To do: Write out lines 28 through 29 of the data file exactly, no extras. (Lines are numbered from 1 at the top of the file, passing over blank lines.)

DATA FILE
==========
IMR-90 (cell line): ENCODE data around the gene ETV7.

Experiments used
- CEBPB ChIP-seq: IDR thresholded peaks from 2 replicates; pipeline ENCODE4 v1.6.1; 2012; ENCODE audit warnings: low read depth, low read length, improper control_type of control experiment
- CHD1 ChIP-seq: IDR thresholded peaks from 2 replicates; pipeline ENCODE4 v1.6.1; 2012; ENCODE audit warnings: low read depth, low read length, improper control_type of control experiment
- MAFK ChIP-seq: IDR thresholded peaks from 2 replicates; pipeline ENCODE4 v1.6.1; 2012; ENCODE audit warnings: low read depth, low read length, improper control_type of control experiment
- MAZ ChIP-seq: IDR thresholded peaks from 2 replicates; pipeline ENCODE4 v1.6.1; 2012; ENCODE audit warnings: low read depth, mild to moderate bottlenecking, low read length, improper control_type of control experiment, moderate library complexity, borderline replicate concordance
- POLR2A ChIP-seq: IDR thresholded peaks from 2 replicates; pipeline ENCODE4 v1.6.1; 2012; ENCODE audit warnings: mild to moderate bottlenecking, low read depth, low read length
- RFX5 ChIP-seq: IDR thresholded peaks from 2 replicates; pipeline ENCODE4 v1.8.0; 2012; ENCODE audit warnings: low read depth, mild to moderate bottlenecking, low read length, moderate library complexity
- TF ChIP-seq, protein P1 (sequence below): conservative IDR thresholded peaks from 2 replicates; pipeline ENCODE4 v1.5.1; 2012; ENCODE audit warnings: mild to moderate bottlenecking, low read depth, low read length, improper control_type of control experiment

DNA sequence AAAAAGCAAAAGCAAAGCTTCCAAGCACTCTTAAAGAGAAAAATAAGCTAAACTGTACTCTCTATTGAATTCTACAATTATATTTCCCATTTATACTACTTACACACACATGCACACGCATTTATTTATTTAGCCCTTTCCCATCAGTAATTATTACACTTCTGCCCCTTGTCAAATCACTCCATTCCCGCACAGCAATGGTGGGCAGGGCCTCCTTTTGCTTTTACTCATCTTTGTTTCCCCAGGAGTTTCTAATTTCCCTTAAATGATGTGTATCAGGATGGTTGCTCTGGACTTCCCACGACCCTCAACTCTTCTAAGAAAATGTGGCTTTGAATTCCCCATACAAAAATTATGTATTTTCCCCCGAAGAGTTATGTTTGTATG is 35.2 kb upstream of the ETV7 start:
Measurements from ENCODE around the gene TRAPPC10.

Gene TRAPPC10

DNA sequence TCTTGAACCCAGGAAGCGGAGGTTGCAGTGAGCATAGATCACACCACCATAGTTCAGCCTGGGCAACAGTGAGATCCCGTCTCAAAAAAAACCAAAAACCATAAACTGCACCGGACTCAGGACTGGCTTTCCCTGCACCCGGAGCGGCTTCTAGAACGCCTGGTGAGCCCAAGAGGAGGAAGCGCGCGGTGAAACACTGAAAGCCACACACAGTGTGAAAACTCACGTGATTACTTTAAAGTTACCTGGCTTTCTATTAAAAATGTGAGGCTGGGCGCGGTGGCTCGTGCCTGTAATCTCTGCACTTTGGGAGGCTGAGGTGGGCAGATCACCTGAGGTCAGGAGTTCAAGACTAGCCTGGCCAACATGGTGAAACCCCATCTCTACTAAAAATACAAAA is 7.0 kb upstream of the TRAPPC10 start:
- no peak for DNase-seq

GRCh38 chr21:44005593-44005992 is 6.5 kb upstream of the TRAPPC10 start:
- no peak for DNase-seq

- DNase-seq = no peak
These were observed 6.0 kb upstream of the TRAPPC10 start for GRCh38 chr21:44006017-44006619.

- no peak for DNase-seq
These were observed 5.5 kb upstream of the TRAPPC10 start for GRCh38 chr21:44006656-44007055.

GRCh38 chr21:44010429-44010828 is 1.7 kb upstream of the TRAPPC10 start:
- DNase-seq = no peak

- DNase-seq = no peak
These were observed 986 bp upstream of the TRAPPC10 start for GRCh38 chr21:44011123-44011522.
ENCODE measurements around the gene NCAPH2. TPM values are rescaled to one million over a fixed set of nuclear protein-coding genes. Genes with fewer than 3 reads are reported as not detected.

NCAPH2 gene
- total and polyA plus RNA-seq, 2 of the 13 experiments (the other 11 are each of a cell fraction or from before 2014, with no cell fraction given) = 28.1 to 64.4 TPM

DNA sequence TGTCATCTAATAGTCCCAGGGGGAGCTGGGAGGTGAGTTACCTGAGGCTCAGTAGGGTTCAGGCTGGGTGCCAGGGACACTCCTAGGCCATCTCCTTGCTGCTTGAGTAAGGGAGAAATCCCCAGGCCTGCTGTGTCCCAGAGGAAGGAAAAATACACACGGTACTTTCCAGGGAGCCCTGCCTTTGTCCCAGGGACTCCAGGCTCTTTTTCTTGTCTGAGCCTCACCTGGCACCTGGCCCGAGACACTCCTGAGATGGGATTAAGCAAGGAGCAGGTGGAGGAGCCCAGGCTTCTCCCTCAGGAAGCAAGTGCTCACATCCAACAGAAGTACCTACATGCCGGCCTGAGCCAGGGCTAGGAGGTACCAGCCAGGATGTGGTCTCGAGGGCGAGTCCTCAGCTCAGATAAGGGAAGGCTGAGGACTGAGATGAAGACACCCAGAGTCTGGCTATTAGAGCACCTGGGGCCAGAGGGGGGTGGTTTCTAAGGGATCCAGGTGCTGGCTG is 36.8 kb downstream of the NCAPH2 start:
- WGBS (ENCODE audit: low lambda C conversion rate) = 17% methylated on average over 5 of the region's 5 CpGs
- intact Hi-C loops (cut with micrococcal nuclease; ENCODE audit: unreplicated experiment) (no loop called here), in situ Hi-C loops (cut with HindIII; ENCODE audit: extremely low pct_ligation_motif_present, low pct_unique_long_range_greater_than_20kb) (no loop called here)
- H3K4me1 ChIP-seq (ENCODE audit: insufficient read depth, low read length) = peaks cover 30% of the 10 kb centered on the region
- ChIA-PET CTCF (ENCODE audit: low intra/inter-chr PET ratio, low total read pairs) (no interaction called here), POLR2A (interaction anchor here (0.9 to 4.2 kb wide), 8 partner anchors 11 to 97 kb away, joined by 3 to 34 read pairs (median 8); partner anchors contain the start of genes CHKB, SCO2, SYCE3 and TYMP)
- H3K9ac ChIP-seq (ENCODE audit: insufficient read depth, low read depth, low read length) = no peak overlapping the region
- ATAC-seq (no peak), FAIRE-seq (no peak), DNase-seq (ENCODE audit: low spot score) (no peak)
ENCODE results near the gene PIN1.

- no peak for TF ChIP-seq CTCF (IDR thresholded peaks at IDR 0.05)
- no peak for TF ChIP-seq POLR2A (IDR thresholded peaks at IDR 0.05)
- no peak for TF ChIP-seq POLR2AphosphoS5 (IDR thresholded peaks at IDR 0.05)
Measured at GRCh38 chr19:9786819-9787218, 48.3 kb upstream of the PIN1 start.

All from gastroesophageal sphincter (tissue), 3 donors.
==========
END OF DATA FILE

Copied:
DNA sequence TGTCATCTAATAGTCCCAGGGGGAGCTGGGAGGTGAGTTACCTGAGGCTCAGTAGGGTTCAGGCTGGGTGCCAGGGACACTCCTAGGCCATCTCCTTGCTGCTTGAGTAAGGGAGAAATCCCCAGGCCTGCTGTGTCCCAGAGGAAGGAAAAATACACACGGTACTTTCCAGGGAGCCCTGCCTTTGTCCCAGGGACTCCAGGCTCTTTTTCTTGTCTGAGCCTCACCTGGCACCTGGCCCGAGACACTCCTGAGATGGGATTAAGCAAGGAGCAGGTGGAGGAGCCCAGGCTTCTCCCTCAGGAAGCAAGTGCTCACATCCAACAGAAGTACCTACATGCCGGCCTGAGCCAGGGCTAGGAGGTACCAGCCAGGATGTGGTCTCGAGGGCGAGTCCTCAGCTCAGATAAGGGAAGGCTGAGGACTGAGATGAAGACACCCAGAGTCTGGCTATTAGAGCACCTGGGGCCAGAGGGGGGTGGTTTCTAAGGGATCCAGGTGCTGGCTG is 36.8 kb downstream of the NCAPH2 start:
- WGBS (ENCODE audit: low lambda C conversion rate) = 17% methylated on average over 5 of the region's 5 CpGs